Father’s Day 2011

fathersday

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We are in the middle of a silent crisis. It is one that we have made ourselves.

Father Knows Best is an old TV show that ended in 1960. That year it was #6 in the Nielson ratings. As the title suggests, it centers around family life. In addition to children and a mother, the family also had a father, who was a positive force in the lives of the other family members. At one time most people felt that the show portrayed an idealized American family, one that they could relate to and try to imitate. In the last twenty years, almost every reference I’ve heard to the show has been sarcastic and negative.

Contrast that with almost any other sitcom in the past twenty years. We know how the plot goes nowadays. If there even IS a father, he’s an idiot. He is about as smart as Papa Bear from the Berenstain Bears. He is insensitive and clueless as a husband, uncaring and stupid as a father. I always imagine the writers meetings in Hollywood when they come up with these shows.

FIRST WRITER: “We need a character who is a complete and utter fool, a buffoon we can make fun of, and have the audience think, ‘what a goober.’”

SECOND WRITER: “OK, we’ll put in a dad.”

No one in Hollywood would ever dream of characterizing a woman the way fathers are routinely portrayed in TV and movies. I don’t know if art is imitating culture, or making it, but the fact is fathers don’t get the respect they used to. Even worse, many people believe they aren’t necessary any more. Even worse than that, many men have bought into it, believing that what they do as a dad doesn’t make much difference. Many more men know that it is important, but they don’t know really, how to be a good dad, because there are so few positive role models.

The truth is that there is probably no greater factor in determining a child’s physical and emotional welfare than a positive father. This past week I downloaded seven pages of statistical summary from the Fatherhood Initiative (www.fatherhood.org). This is was just a small sample, distilled for the media, of the social research that has been done on the role and effect of fathers in America. I have distilled it even farther, and just taken some of the high points. Some of these facts come from professional and academic research studies. In addition, much of the data that is summarized here came from official government statistics, like the US Census, and the Federal Department of Health and Human Services. My point is, this wasn’t made up by some conservative organization with an axe to grind. If anything, most the facts were discovered by organizations whom we would normally expect to be either indifferent to, or negative toward, fatherhood.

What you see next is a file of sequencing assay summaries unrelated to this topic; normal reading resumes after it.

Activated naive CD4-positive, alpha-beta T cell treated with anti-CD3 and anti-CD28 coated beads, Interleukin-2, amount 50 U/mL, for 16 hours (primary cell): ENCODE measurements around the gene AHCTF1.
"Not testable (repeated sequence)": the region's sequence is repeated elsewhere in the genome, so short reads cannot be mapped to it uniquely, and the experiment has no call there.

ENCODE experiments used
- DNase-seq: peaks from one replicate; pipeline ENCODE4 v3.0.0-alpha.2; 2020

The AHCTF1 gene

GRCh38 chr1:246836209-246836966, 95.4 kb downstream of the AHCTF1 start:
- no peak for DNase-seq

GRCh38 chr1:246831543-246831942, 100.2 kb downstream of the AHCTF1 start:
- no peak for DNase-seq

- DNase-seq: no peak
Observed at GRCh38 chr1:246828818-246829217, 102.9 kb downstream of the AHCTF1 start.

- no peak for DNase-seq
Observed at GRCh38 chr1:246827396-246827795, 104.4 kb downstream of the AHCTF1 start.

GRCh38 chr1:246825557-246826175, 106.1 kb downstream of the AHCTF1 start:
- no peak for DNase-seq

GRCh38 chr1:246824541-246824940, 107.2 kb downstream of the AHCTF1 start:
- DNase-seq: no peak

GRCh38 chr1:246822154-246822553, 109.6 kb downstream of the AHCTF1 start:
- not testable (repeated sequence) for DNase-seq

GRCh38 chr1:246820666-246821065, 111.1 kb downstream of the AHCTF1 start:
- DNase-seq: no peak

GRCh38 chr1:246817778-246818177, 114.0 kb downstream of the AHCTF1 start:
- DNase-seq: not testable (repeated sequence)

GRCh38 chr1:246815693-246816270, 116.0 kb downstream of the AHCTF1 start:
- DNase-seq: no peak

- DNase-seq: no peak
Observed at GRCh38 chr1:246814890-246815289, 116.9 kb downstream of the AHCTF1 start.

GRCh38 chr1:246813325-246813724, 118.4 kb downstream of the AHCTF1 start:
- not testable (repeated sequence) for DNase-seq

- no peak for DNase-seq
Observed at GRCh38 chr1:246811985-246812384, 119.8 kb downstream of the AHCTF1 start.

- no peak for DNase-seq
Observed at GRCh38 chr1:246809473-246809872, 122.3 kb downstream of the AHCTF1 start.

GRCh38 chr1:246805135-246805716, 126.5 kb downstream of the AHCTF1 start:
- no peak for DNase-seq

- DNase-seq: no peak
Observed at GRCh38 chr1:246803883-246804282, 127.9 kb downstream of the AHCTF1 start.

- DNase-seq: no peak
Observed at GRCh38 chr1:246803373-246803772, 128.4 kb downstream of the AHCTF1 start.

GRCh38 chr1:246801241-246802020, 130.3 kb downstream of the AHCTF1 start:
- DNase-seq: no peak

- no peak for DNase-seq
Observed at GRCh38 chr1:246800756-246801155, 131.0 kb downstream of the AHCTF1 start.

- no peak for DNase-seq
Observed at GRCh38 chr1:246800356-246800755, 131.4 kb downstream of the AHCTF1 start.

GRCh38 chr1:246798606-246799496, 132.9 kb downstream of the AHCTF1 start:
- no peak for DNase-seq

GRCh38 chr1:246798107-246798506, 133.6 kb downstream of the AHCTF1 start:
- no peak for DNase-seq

• In 1960, only 11% of children lived in father absent homes

  • Today, 1 in three children live apart from their fathers

  • Children in father-absent homes are five times more likely to be poor

  • Infants without a father’s name on the birth certificate are 21/2 times more likely to die within the first year of life, than are those with a father listed at birth.

  • A study of juvenile offenders indicates that family structure significantly predicts delinquency

  • Multiple studies show that drug and alcohol abuse is far more likely among children who do not live with their father.

  • Children who grew up in father-absent homes are far more likely to spend time in prison during their lives. Children who never had a father in the home are the most likely to be incarcerated.

  • Statistics from INTERPOL, taken from 39 countries show that there is a strong correlation between single-parenthood and violent crime.

  • Being raised by a single mother increases the risk of teen pregnancy (and early sexual activity)

  • Fatherless children are twice as likely to drop out of school

  • 10% of students in two-parent families have to repeat a grade at some point; 18% of students from single-mother homes repeat

  • Compared to their peers living in with both parents, children in single-parent homes have:

  •             An 77% greater risk of suffering from being physically abused
  •             An 165% greater risk of notable physical neglect
  •             A 74% greater risk of suffering from emotional neglect
  •             Overall, a 120% greater risk of being endangered by some type of child abuse
  • Obese children are more likely to live in father-absent homes than non-obese children

  • The closer a child is to his or her father, the less likely the child is to have friends who smoke, drink or do drugs.

  • Single mothers are twice as likely to experience depression as married mothers

  • Compared to married mothers, single mothers experience higher levels of stress, fewer contacts with family and friends, less involvement with church or social groups, and overall, less social support